How to Start a Career in Pet Portraits


For those who consider their pets to be part of the family, there's nothing they wouldn't do for their precious dogs, cats, birds, horses or exotic animals -- including paying someone to paint them or take professional photographs. That's where you come in. If you have a passion for art, it can certainly turn into a career as a pet portrait artist or photographer. First, spend some time honing your artistic skills and learning to work well with animals.

Honing Artistic Skills

  • While some artists get their start by simply picking up a paintbrush or camera and getting started, others need more guidance. If you're the second type, pursue classes in art, photography, painting and drawing. The most formal way to do it is to earn a bachelor's degree in art, fine art or photography from a university. Even if you want to paint or draw, learn the basics of photography so that you can take photos of your subjects to use in portraits. For a less-formal path, take classes at a community or technical college, art studio or photography studio. In school, seek out mentors who can critique your work and help connect you with opportunities to showcase what you do.

Working With Pets

  • If you plan to work with live animals, instead of working just from photos, you also need experience handling them. That might include volunteering at your local animal shelter, working in a pet store or veterinary clinic, or even taking a dog training class with your own pooch. During the class, you'll be in touch with experts in animal behavior who can give you helpful tips. Plus, these experiences will give you subjects for your work. An article in Hyphen magazine describes how pet photographer Grace Chon gained experience working with dogs by shooting pictures at her local animal shelter.

Work for Free -- for a While

  • Throughout your learning phase, take any opportunity you get to do portraits of people's pets. If you find some people willing to give you money for it, great, but at the beginning, you might need to do some unpaid work to establish yourself and build your portfolio. As you gain more experience, research other local photographers' rates, so that you'll offer competitive rates. When you do a free portrait for a friend, family member or acquaintance, ask the person to write you a testimonial for your website and to refer you to at least two friends. Success in this career often involves getting local contacts and referrals.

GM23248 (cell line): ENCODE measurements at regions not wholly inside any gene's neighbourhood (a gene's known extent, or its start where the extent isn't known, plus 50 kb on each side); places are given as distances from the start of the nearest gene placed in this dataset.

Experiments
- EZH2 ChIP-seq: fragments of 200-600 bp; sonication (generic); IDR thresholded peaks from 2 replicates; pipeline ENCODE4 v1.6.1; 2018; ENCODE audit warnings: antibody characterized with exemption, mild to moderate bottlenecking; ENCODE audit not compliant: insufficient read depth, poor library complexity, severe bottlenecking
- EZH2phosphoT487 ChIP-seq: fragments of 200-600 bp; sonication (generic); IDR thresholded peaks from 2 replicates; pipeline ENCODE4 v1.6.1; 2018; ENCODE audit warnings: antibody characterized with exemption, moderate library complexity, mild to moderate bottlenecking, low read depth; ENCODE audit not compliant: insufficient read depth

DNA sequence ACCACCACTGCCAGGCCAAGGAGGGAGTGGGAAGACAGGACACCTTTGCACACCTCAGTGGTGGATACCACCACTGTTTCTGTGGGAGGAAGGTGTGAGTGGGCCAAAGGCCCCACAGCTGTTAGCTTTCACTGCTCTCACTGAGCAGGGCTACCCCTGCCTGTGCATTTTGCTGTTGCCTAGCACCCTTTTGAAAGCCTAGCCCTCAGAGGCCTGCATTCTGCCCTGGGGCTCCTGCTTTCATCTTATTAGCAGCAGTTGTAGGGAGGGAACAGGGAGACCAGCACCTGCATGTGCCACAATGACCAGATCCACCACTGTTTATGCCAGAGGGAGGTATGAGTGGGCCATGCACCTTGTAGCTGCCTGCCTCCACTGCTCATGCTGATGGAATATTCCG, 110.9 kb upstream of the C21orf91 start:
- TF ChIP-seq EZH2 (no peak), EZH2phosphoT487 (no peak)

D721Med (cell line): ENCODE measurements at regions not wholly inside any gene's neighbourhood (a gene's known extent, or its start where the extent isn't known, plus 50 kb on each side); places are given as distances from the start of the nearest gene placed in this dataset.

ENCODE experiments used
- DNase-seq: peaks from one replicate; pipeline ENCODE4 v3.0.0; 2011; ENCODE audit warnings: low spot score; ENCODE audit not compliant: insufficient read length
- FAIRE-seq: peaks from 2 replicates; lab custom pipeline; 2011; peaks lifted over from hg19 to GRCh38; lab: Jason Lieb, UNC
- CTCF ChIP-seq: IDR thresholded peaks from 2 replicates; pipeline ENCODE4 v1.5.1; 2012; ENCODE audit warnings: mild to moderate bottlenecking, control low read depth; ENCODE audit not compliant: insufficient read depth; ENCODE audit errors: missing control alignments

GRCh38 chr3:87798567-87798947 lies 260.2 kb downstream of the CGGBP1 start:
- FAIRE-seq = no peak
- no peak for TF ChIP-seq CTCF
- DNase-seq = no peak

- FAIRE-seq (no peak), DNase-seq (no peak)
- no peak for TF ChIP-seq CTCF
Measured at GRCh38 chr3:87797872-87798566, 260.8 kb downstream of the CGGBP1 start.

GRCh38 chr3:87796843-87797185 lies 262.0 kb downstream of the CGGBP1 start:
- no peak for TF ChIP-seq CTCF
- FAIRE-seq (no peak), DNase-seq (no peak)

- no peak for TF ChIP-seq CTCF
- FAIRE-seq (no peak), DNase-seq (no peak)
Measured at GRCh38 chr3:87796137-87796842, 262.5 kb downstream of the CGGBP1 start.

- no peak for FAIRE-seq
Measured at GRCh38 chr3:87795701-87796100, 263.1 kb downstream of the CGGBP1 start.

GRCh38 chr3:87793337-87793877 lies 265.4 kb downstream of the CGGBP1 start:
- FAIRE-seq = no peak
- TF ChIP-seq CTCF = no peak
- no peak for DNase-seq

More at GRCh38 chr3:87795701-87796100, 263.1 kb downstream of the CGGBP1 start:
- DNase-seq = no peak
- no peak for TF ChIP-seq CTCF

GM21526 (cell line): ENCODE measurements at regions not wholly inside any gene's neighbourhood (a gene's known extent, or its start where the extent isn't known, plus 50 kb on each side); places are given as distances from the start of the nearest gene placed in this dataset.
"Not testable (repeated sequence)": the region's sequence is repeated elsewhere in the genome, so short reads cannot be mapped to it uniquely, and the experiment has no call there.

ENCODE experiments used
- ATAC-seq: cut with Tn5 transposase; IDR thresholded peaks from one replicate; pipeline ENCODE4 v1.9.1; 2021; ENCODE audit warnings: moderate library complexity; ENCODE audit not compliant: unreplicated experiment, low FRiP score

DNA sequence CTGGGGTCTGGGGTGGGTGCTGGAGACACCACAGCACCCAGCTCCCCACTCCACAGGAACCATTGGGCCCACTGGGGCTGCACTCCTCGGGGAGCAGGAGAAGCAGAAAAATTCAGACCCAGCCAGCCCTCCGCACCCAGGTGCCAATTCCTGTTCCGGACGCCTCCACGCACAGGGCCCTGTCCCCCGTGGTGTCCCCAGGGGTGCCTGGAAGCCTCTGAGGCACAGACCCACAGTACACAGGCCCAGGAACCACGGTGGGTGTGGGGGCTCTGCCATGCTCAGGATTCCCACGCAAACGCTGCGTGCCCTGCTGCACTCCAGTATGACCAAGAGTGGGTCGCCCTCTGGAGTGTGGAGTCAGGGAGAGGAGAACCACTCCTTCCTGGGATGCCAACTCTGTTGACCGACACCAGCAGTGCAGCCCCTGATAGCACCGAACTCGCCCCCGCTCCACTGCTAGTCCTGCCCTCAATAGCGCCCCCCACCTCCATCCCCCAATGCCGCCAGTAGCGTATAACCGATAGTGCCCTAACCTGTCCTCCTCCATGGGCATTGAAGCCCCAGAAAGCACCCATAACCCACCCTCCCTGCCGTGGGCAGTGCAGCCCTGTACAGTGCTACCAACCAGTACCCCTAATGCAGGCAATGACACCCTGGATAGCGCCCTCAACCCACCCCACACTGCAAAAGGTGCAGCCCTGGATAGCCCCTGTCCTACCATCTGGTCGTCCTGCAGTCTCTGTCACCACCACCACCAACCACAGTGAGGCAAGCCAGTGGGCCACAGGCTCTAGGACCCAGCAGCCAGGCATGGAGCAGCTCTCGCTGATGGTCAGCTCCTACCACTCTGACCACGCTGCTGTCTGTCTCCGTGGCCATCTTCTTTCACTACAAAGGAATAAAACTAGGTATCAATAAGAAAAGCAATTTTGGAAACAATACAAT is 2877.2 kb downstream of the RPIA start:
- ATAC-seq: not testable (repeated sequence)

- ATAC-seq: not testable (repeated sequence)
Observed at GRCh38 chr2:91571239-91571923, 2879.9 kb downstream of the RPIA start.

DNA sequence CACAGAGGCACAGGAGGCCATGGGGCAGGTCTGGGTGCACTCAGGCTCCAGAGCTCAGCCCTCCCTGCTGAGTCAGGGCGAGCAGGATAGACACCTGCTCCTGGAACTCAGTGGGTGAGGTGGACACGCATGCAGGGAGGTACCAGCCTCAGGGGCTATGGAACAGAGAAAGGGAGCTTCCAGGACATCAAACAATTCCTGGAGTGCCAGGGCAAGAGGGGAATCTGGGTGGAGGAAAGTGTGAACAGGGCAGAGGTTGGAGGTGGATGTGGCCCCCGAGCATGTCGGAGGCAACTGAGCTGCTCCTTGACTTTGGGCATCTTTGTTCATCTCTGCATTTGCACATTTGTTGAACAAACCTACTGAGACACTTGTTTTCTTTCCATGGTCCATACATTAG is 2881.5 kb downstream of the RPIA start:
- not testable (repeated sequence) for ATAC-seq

Marketing Your Business

  • Marketing is the way you'll bring new clients in the door. This should include a professional website that showcases the work you've done, as well as social media channels such as Facebook, Pinterest and Instagram. Also attend pet-related events, such as dog shows to pass out your business card, or better yet, set up a booth and bring along large-scale examples of your work. For photographers, having holiday props and cute backdrops for your studio can also help you make time-specific sales, suggests the Steve's Digicams website. You could even do on-site portraits at pet fairs, county fairs and other large public events. When you find an interested client, lay out your prices and let the prospective customer know your value. Do not be afraid to be tenacious to close the sale, suggests Digital Photography Review.

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